You are Mr. You, a pilot who is attempting to rescue the king and queen, as well as their various subjects and the joker. Those subjects (frogs, birds, you know, normal populaces for kings and queens) are emblazoned with a suit, like playing cards: heart, spade, club, diamond. You score points for every successful rescue, which is as easy as crashing into the subject to collect them, but you score more points if you string together multiple “cards” of the same suit. The levels are designed so that this is not a simple task: you are rarely going to find four spades in a row, for instance, not after the early introduction to the concept, so you’ll have to fly back and forth across the stages to find all the spades in order, then diamonds, and so on, in order to maximize scoring. But don’t take too long, because you need to refuel in order to avoid crashing, and you get a higher score bonus the more fuel you have leftover. And simply staying in a level longer increases the chances you will crash, or be attached by a gorilla, ending your life, too.
You can attack gorillas with bombs from your plane, which will temporarily stun them. You need to be aware of a couple of things while doing these bombing runs, however: for one, the gorillas can land on top of the prisons of the very subjects you’re attempting to rescue, so they won’t jump out to be rescued when their guard is knocked out, if the exit is blocked by their unconscious body. And second, the gorillas throw projectiles at Mr. You’s plane. You can see where they’re aiming, so they’re easy enough to dodge, but sometimes gorillas are clustered together like mobile anti-air cannons, so, watch out for that.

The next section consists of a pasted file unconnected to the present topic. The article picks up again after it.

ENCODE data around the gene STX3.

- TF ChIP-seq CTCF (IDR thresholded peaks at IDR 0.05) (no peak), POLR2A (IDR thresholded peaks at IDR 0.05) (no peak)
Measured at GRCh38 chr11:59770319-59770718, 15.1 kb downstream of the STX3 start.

If you fly into a cloud, it will disorient you and send you flying at high speeds downward: you might not recover control of your plane before crashing. Don’t hit walls, don’t crash into gorillas, don’t get by by their projectiles: there are lots of ways to injure yourself or die in Sky Skipper, and you only get the three lives. You can shove as many credits as you want into the game by pressing the L shoulder button, sure, but high scores are on a per credit basis, so if you care about the highest score more than just completing the game, you’re going to want to try to avoid dying.
Once you’ve rescued all of the subjects, the joker, and the king and queen, the level ends, and bonuses, if earned, are awarded. Then it’s on to the next level. Rinse, repeat, rank. Simple enough, but as said, you can see just by playing this game why it didn’t catch on in 1981’s arcades, not when what would turn out to be some absolute legendary games were the competition.
There are certainly better games in the Arcade Archives series that you could spend your money on, too, but if you’re curious about a piece of gaming history that was nearly lost to us, well, $8 is at least not too high of a price to experience it, and being able to just boot it on your Switch whenever you’d like is easy enough, too. Consider that you don’t even have to develop a much-anticipated sequel for the launch of a Nintendo console to get your turn with the game, nor convince Nintendo of America to let you into their offices for preservation purposes, and, well, it almost seems wrong to not just see what’s what with the ease that you could. Almost.